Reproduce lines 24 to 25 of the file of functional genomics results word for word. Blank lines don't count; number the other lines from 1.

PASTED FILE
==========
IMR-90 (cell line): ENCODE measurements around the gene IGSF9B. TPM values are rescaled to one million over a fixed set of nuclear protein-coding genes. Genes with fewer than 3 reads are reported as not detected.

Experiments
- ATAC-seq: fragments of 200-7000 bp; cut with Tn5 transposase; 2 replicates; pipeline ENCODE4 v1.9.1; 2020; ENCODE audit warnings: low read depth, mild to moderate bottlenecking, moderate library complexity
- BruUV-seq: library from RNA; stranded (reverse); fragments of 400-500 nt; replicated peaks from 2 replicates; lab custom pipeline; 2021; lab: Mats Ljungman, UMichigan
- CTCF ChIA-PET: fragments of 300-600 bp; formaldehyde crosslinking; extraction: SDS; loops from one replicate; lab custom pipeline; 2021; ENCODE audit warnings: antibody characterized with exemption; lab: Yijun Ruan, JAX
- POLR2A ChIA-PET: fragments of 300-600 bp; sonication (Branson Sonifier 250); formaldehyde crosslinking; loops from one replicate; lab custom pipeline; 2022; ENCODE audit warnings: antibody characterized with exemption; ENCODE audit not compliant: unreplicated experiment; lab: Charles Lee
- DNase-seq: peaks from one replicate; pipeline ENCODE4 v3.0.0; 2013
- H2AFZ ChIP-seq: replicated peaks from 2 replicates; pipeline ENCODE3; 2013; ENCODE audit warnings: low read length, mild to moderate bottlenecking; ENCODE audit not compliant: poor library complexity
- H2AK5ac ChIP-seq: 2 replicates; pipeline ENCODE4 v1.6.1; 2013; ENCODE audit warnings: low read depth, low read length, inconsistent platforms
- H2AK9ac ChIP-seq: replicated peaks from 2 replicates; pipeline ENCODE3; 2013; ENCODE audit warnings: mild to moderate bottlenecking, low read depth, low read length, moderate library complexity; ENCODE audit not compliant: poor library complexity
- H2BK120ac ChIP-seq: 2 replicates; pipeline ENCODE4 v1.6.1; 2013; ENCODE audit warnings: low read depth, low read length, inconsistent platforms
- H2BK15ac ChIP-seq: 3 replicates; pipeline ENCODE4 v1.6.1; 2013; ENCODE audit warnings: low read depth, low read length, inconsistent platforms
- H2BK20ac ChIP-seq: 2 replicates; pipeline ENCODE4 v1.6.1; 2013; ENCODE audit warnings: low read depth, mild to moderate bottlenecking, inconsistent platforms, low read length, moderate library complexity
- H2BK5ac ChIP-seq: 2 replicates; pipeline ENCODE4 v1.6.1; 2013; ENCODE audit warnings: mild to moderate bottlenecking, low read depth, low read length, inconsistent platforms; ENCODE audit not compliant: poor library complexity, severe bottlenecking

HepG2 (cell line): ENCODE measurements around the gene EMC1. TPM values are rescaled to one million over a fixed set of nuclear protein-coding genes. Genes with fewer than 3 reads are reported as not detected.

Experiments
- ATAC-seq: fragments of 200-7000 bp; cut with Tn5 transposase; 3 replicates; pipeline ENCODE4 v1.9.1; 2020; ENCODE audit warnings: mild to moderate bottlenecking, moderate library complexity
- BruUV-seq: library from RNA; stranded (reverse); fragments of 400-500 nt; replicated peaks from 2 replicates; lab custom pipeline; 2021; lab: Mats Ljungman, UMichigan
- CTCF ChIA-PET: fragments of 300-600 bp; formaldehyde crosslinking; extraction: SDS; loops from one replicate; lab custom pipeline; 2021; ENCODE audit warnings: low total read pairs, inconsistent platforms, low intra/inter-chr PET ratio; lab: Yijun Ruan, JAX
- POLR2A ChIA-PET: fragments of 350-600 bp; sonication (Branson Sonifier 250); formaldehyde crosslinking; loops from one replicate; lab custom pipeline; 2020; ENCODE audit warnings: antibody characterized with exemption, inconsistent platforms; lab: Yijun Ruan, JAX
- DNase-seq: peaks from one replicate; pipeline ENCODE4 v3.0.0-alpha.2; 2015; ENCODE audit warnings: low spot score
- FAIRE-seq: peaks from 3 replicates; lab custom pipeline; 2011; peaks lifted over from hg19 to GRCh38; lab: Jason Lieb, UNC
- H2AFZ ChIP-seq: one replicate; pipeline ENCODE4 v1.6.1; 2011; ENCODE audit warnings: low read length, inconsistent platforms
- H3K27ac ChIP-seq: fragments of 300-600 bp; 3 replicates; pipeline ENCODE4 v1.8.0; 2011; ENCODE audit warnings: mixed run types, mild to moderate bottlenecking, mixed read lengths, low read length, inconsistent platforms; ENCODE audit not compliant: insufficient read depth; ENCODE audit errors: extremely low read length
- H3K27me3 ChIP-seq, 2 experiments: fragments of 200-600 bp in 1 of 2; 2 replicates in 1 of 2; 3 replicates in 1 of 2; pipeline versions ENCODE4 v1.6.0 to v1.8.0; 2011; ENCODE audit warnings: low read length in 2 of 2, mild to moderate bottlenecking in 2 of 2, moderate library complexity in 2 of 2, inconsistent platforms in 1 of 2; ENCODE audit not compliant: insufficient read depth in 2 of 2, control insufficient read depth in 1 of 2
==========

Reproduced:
- H3K27ac ChIP-seq: fragments of 300-600 bp; 3 replicates; pipeline ENCODE4 v1.8.0; 2011; ENCODE audit warnings: mixed run types, mild to moderate bottlenecking, mixed read lengths, low read length, inconsistent platforms; ENCODE audit not compliant: insufficient read depth; ENCODE audit errors: extremely low read length
- H3K27me3 ChIP-seq, 2 experiments: fragments of 200-600 bp in 1 of 2; 2 replicates in 1 of 2; 3 replicates in 1 of 2; pipeline versions ENCODE4 v1.6.0 to v1.8.0; 2011; ENCODE audit warnings: low read length in 2 of 2, mild to moderate bottlenecking in 2 of 2, moderate library complexity in 2 of 2, inconsistent platforms in 1 of 2; ENCODE audit not compliant: insufficient read depth in 2 of 2, control insufficient read depth in 1 of 2